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Southern African climate anomalies, summer rainfall and the Angola low

By Henry Mubanga Mulenga

Abstract

Bibliography p.217-232.Anomalous climatic conditions have contributed to poverty, wlnerability and unemployment, which are major concerns of many southern African governments. Western countries continue to give food aid during drought periods and are looking for new and effective ways of supporting national food security plans (Walker, 1989a). Food security is a very difficult problem in Africa. A number of agricultural national programs have been planned to alleviate the problem but crop yields and living standards continue to deteriorate in many African countries. Unfavorable macro-economic conditions, debt repayments, civil war, political instabilities and mismanagement of resources make the situation more complex. It may be considered that anomalous climatic events (droughts or floods) are important factors, which contribute to acute food shortage. Seasonal rainfall forecasts are an important management tool for donor countries as well as local farmers. The failure to utilize forecasts based on sound scientific knowledge would negate attempts at achieving food security (W orId Meteorological Organization, 1996). It is for this reason that rainfall is an important input parameter in attaining self-sufficiency in food. Rainfall varies in space and time over southern Africa (preston-Whyte and Tyson, 1988; Walker 1989b; Mason, 1992; Rocha, 1992; Makarau, 1995). Further investigations of year-to-year variability of southern African summer rainfall are required in order to understand mechanisms and make accurate seasonal forecasts. Therefore, research work in climate should have high priority in African countries. The need to understand and predict the interannual variations of the atmosphere and the oceans has resulted in formation of global programs like the Tropical Ocean Global Atmosphere (TOGA) and World Climate Research Program (Climate Variability and Predictability, CLIVAR, 1995 and 1998). 2 Determination of the dynamics of droughts and floods continues to be a major problem. Correct prediction of extreme events such as droughts, floods, cold and warm spells involves knowing the mechanisms as well as the local and remote forcings. Several mechanisms have been suggested but more empirical research is required to understand and predict climate variability of southern African on intra-seasonal and inter-annual time scales. This study focuses on inter-annual and intra-seasonal variability of southern African climate with the view of identifying climatic regional and local features that influence summer rainfall and its fluctuations over southern Africa as whole. In order to achieve this, determination and refining of rainfall-SST anomaly relationships is carried out. Teleconnection patterns and coherent structure of interannual variability are revealed. Atmospheric mean meteorological features over Southern Africa and adjacent oceans have direct impact on summer rainfall. Thus determination of mean features using up-graded new and longer data sets provides a basis for investigating inter-annual and intraseasonal variability. This study presents mean characteristics of peak summer (December, January and February) based on 14 years ECMWF gridded data set. This study is motivated by a desire to understand climatic controls of interannual summer rainfall variability over southern African. The intensity of summer rainfall is modulated on synoptic, intra-seasonal, interannual and decadal time scales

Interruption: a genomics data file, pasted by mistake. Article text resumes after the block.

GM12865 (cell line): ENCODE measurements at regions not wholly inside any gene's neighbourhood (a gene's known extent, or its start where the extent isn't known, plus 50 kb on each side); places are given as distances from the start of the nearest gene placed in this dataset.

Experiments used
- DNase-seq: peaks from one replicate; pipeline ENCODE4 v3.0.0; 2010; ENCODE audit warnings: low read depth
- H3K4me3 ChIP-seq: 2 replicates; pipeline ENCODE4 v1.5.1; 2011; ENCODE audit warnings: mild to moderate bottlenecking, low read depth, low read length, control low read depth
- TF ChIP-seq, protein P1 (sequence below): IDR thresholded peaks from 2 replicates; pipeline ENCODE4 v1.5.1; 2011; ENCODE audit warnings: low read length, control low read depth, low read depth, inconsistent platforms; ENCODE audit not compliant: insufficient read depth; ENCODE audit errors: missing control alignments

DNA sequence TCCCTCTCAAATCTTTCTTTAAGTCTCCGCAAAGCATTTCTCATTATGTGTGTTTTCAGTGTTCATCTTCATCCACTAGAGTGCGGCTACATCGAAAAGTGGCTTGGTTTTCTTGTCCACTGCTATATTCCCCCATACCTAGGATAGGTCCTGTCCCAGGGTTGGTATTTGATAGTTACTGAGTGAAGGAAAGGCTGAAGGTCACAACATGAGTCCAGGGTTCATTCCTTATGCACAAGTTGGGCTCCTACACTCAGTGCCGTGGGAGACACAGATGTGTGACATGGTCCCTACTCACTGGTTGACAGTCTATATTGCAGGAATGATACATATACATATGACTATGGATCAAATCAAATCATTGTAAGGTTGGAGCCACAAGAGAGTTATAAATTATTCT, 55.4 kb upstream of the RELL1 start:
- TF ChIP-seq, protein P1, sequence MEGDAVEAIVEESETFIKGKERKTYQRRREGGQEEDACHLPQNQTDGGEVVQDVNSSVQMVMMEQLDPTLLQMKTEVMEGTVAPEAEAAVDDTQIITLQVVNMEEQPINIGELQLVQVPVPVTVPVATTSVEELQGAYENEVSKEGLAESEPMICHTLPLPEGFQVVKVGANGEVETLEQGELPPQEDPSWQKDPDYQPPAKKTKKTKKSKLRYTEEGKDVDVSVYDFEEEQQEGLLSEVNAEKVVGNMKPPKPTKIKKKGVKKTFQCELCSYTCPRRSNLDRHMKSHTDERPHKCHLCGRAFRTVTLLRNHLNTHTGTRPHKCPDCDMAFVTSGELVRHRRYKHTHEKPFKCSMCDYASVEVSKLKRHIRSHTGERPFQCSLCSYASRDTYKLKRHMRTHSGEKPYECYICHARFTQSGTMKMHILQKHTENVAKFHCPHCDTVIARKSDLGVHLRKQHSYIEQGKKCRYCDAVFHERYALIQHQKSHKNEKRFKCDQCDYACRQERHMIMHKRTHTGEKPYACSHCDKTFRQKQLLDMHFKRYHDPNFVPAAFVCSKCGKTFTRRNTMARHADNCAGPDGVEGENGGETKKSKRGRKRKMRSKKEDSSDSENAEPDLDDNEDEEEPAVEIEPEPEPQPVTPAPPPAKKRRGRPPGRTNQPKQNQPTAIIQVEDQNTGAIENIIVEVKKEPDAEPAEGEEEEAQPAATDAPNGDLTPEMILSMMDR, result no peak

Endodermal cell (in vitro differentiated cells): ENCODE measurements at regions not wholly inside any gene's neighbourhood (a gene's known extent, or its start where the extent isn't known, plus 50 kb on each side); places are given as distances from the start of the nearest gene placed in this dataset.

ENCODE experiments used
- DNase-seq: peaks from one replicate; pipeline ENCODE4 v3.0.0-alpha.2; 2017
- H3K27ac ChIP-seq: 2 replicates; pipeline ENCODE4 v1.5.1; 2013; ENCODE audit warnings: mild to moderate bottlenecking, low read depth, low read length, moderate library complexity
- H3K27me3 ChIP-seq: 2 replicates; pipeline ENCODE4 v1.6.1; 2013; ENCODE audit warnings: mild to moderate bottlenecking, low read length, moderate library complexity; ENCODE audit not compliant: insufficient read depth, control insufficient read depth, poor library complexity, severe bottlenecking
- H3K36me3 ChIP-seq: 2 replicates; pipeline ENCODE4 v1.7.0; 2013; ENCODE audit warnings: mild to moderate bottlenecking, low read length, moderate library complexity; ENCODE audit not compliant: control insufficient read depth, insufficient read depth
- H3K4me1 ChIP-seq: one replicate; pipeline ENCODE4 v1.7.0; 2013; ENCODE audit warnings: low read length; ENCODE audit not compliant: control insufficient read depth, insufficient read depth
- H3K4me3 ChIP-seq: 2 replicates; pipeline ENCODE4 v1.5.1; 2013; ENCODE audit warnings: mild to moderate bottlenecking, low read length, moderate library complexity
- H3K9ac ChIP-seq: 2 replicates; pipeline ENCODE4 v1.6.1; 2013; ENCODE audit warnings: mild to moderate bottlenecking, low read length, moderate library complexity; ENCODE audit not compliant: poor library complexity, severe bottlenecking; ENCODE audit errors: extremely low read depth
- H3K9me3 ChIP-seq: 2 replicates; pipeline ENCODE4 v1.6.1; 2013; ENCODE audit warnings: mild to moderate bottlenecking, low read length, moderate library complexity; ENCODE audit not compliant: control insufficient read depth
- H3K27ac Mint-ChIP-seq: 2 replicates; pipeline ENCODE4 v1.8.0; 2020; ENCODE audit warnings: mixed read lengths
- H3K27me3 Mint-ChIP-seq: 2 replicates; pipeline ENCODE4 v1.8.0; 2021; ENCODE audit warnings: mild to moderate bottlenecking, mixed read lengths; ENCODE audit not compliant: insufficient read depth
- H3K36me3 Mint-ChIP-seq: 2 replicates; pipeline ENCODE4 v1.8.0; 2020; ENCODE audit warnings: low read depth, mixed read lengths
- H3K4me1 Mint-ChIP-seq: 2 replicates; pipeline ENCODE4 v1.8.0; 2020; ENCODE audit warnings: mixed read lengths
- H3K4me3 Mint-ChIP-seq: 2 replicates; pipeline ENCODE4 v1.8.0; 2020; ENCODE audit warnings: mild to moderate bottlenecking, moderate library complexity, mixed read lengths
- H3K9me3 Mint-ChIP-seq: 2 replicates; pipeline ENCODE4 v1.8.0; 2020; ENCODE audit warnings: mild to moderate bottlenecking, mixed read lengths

Topics: Oceanography
Publisher: Department of Oceanography
Year: 1999
OAI identifier: oai:open.uct.ac.za:11427/19649

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